Destroyer of Light author Jennifer Marie Brissett on Myth and Science Fiction
Science fiction has a rich tradition of mixing mythology and speculation, creating whole new worlds and planets based on stories passed down through time with aspects shared between different cultures. Author Jennifer Marie Brissett is the latest author to follow in these footsteps as her novel Destroyer of Light chronicles the Greek myth of Hades’ kidnapping of Persephone – but places years in the future on a whole new world and splits into three multiple perspectives.
The story takes place on the planet Eleusis, where the human refugees who had to flee Earth when aliens known as krestge invaded and destroyed the planet, must now live alongside the aliens responsible for their plight. The krestge has followed the remnants of mankind with the promise of peace, and while some humans have accepted this sort of truce, others view them with suspicion. It depends in part on the sector of Eleusis where a person lives, because half of the planet remains stuck in perpetual day and the other half in perpetual night. There are habitable areas between day and night – aptly named Dawn and Dusk – where humans and krestge peacefully coexist.
The first of the book’s three storylines follows that of a woman named Deidra as she searches for her daughter Cora, who was taken by the rebel army of warlord Dr Aidoneus Okoni due to her special gift. Readers familiar with the original myth might recognize them as versions of Demeter, his daughter Persephone, and Hades himself. Brissett tells SYFY WIRE that she was drawn to the mother-daughter relationship in the myth, but the inspiration really struck when she realized that Octavia’s Butler’s Parable of the Sower was a retelling of the same myth.
âI started to notice that parts of this myth sounded oddly familiar to me and I couldn’t really situate where I could know the complexity of the myth,â says Brissett. âIt was such an inspiration to read this work and see that underneath it all lay this myth. [And that made me think,] âMaybe I can do something like that too, but my way. I have a story to tell. ‘ It just started to really work and adapt.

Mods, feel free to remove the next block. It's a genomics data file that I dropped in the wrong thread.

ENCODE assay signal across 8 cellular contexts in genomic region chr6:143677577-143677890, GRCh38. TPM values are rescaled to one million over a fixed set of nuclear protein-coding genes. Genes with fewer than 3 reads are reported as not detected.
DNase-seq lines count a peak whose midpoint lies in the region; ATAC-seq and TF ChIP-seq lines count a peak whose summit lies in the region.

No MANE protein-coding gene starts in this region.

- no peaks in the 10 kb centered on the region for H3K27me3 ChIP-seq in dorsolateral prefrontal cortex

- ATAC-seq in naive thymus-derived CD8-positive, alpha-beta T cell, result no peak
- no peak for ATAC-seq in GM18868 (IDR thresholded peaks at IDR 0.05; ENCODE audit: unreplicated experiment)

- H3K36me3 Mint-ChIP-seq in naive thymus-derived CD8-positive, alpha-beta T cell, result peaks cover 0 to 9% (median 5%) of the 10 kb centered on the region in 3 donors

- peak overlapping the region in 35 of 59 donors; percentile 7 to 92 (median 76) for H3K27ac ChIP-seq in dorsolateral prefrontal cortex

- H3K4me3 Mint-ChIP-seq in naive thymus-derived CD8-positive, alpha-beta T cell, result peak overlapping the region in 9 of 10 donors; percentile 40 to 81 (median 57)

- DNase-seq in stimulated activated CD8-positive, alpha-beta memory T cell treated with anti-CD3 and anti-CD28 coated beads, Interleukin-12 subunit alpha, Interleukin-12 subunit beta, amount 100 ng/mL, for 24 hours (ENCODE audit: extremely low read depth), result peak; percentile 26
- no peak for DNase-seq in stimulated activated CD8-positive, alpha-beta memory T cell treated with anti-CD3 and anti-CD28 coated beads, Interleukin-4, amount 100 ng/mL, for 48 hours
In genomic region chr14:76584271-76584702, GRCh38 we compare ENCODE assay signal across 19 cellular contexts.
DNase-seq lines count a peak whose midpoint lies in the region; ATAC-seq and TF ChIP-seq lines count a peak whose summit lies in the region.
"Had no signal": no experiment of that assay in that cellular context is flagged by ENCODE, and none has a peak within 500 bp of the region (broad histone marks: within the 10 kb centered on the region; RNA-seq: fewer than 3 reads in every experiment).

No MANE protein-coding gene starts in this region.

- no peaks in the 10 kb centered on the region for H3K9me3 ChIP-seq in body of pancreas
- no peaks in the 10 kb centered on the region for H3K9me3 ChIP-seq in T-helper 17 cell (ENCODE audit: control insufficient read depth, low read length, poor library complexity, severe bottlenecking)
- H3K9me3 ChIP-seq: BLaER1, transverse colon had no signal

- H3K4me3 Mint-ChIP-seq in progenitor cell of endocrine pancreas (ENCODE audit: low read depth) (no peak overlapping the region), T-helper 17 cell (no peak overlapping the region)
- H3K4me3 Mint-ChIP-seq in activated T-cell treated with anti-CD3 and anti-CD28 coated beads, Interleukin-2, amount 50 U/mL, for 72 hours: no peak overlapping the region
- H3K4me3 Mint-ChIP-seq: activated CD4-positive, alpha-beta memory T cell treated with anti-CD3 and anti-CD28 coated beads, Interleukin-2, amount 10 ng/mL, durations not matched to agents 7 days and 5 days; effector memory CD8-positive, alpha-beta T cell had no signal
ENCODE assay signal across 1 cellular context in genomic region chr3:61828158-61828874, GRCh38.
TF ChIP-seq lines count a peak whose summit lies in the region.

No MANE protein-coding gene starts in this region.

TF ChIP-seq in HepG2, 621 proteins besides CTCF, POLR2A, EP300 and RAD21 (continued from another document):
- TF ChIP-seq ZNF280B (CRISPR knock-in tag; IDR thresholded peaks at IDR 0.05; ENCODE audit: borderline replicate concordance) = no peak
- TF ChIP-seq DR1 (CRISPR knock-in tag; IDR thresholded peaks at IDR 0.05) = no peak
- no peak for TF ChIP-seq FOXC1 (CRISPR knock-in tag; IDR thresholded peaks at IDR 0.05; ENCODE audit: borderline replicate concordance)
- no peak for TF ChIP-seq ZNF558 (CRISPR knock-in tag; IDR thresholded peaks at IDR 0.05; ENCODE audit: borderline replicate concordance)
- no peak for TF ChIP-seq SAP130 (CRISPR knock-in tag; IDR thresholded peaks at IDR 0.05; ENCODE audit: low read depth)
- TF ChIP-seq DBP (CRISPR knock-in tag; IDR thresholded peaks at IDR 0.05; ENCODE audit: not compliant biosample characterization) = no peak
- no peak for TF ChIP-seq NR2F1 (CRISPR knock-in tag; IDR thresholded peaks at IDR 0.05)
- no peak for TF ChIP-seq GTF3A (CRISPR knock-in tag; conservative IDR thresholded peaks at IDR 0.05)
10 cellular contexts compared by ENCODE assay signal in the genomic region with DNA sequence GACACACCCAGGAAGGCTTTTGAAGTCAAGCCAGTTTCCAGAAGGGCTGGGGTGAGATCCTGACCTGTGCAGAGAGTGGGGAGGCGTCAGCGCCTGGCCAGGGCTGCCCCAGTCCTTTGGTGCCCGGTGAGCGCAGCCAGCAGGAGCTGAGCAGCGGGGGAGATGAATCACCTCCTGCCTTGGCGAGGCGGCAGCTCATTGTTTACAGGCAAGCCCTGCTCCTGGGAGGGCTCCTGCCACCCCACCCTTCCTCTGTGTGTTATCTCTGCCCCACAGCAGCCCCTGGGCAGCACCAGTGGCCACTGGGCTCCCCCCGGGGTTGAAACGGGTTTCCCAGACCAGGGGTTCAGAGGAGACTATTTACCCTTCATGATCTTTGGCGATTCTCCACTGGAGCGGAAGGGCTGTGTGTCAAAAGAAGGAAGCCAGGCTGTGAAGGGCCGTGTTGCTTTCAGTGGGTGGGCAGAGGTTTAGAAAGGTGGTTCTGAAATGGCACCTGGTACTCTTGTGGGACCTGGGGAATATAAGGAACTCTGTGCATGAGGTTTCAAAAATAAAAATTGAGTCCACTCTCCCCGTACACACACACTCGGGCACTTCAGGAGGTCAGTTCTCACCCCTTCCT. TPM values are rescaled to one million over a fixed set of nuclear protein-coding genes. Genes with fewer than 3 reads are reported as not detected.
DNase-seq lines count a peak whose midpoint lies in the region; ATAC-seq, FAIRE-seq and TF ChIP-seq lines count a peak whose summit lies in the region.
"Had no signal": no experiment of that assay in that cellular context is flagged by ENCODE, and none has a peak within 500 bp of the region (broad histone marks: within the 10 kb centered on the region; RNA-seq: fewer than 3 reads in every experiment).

Cora’s story continues in another story, in which she is now called Stefonie and (unfortunately) married to Okoni. However, when she is finally released, she finally has the choice of deciding her own future: either to carry out Okoni’s plan or to return to her mother and her old life. But unlike other accounts in the myth that might romanticize the relationship between Persephone and Hades, Brissett wanted to be clear that what is happening to Cora, and other young girls like her in Okoni’s army, is a sexual assault.
“Part of the danger of this particular story is that people idealize what is essentially the rape story,” says Brissett, who made sure to include trigger warnings for the book because there are so many depictions. graphics of sexual assault throughout the novel. âI really wanted to do my best to make sure it wasn’t romantic and that there was little confusion. When Cora is growing up and she’s with Okoni, she’s a little confused. She thinks that. she’s in love. But is she? If she had a choice, would she choose this relationship? I wanted a lot of gray in that sense.
As part of her research for this part of Cora’s story in Destroyer of Light, Brissett researched the experiences of child soldiers, especially women, and what she found only agrees. more with his take on this particular myth. the world. Children are drawn into these really brutal wars and forced to do things. What happens to them next? How do they come out on the other side? said Brissett. âThis is what attracted me to the story of Persephone. At the end of the poem, everyone is afraid of her. This is what happens to these children, because some people are afraid.